Filigree refers to any delicate and intricate ornamentation in gold, silver, or platinum. Ancient jewelry craftsman first introduced filigree in the 3rd century, when the Greeks practiced this fine jewelry art form. Topazery's fine selection of antique filigree rings brings back the romanticism of old-world filigree designs and craftsmanship.
Filigree lends detailed interest and visual intrigue to a ring's setting. If she adores intricate floral, lacy or geometric styling, she'll be enchanted with an antique filigree ring or engagement ring. We have a beautiful selection of filigree rings which have geometric cutwork as well as delicate carvings of flowers, leaves, birds, bows and hearts. She'll find rings with an airy, feminine look or with bold, angular styles.
Getting Engaged with an Antique Filigree Ring
She's feminine and fun. She loves lace, anything antique, and hats. She stole your heart the moment you met her. You're looking for a antique filigree ring that perfectly expresses her delicate, classic style. Topazery's selection of antique filigree rings takes elegance and sophistication to a whole new level with intricate patterns and fancy cutwork. Airy, lacy and feminine, an engagement ring selected from our collection is sure to make her feel like a princess!
Our Antique Filigree Rings Collection
As you browse Topazery's collection of filigree rings, you'll find Art Deco filigree rings and Edwardian filigree rings. Diamonds, sapphires, emeralds, rubies and aquamarines are just some of the stones that enhance our filigree rings. Finally, our gallery of antique filigree rings includes filigree engagement rings, filigree dinner rings and filigree cocktail rings to suit any special occasion.
History of Filigree Jewelry
If you are an admirer of antique jewelry, chances are you've oohed and aahed over many a piece featuring lacy filigree cutwork. What you're probably not aware of, however, is the history behind filigree, an art form that is handcrafted according to this ancient customs. Read on to learn more about where this metallic antique jewelry effect came into being.
Filigreeing dates back thousands of years. Its jewelry origins can be traced to Mesopotamia circa 3,000 B.C. To put that date in perspective, that year was the start of the Bronze Age, when people started using metals, specifically bronze, for tools. While they were fashioning that metal into useful survival objects, it seems the Mesopotamians just couldn't resist using some of it for beautification purposes as well. The year 3,000 B.C. was also close to 500 years before the Egyptian pyramids were completed, making filigree older than the earth's earliest large-scale cut stone construction.
The word filigree is derived from two Latin words: filum, meaning thread, and granum, meaning seed or tiny bead. Indeed, close examination of antique filigree will reveal delicate threads and minute beads in the metal work. That is because the filigreeing process involves the soldering of curled, twisted and plaited figments and miniature beads together and on top of solid matching metal to form intricate designs. The Mesopotamians often accented their filigree designs with a technique called granulation, where by miniscule globules of gold were soldered on the metal's surface to form intricate patterns. The resulting overall effect is one that is both lacy and airy. Filigree is also sometimes referred to as telkari from the Anatolian word meaning "wire work."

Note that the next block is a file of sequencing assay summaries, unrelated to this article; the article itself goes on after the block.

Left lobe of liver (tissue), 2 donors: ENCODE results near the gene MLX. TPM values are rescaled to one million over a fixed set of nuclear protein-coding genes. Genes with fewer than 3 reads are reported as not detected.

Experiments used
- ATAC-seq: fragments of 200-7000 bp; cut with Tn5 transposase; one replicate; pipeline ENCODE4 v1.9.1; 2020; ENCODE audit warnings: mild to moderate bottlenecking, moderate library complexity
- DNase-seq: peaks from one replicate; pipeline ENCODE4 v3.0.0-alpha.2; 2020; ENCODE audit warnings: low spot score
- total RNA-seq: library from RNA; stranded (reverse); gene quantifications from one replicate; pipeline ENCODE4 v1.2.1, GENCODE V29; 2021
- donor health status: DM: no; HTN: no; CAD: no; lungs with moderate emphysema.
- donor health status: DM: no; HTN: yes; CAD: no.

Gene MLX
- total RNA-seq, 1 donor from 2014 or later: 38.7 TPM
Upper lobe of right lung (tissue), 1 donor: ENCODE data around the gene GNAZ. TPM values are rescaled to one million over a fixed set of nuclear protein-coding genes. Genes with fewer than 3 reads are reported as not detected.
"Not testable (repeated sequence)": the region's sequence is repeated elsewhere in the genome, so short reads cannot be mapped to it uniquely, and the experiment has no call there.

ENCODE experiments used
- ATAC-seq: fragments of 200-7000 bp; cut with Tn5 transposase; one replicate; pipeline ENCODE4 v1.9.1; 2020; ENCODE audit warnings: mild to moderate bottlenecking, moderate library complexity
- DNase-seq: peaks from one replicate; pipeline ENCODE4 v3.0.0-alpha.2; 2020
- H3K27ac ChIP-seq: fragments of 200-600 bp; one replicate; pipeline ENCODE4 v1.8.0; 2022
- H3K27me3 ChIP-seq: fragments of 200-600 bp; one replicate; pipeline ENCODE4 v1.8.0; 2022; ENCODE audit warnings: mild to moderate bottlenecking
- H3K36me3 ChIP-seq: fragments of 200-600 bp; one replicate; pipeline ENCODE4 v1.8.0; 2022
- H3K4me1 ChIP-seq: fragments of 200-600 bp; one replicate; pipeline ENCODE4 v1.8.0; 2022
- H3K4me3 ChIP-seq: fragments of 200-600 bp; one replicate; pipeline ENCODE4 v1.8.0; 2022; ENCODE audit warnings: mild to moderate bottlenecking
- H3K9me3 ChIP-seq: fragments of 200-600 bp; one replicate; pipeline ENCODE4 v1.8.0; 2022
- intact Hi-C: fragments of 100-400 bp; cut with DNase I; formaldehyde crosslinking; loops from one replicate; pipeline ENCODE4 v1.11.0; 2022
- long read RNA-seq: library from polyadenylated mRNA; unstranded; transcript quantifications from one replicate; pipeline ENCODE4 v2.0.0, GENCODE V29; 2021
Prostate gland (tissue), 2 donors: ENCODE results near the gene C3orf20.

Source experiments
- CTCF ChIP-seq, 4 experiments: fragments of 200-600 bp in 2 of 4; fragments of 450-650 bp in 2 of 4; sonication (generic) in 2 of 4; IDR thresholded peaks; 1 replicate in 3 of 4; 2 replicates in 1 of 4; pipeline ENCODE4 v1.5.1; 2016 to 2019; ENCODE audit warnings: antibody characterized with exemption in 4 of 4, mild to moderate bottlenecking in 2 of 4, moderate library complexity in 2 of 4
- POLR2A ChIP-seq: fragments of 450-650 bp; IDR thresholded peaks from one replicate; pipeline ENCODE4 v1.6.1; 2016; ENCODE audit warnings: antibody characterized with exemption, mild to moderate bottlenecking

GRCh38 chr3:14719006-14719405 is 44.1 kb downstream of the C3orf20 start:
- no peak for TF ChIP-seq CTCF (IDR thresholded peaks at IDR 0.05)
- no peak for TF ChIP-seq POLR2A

For centuries, filigree continued to play an integral role in jewelry making. It wasn't until the late 4th century B.C., however, that gemstones began to be incorporated into filigree work. During this time period, Alexander the Great conquered the Persian Empire, claiming gold and silver from the Phoenicians, Egyptians and Persians as part of his bounty. That's when stones like pearls, garnets and sapphires began to be set within the filigree.
Filigree fell out of style around 133 A.D., during the Roman era, when jewelry craftsmen began favoring simpler settings over the elaborate designs filigreeing entailed. The Spanish Moors spread the craft of silver filigree work throughout the Iberian Peninsula, eventually bringing it to the Spanish colonies of America. Filigree then made a grand resurgence during the antique Edwardian and Art Nouveau jewelry periods.
Spanning the 19th century (late 1800s) into the 20th, the Art Nouveau era in particular made filigree popular all over again. It is during this timeframe that master jeweler Faberge began using gold filigree, initiating a revival in the technique. King Edward VII can also be given credit for some of the modern-day filigree resurgence. His monochromatic transformation of the technique, combing platinum with clear gemstones like diamonds, rendered the old metal-working process fresh and new all over again.
During this same segment of history, passementerie began influencing American styles. From the French, passementerie is an art form that produces elaborate trimmings or edgings. Tassels, fringes, pompons, rosettes, braidings, gold and silver cordings, colored silk embroideries and the like began appearing as enhancements that made their mark all over both clothing and home furnishings. Meanwhile, advancements in metal working allowed these decorative accents to be copied into fine metals for jewelry, and suddenly society couldn't get enough of filigree all over again.
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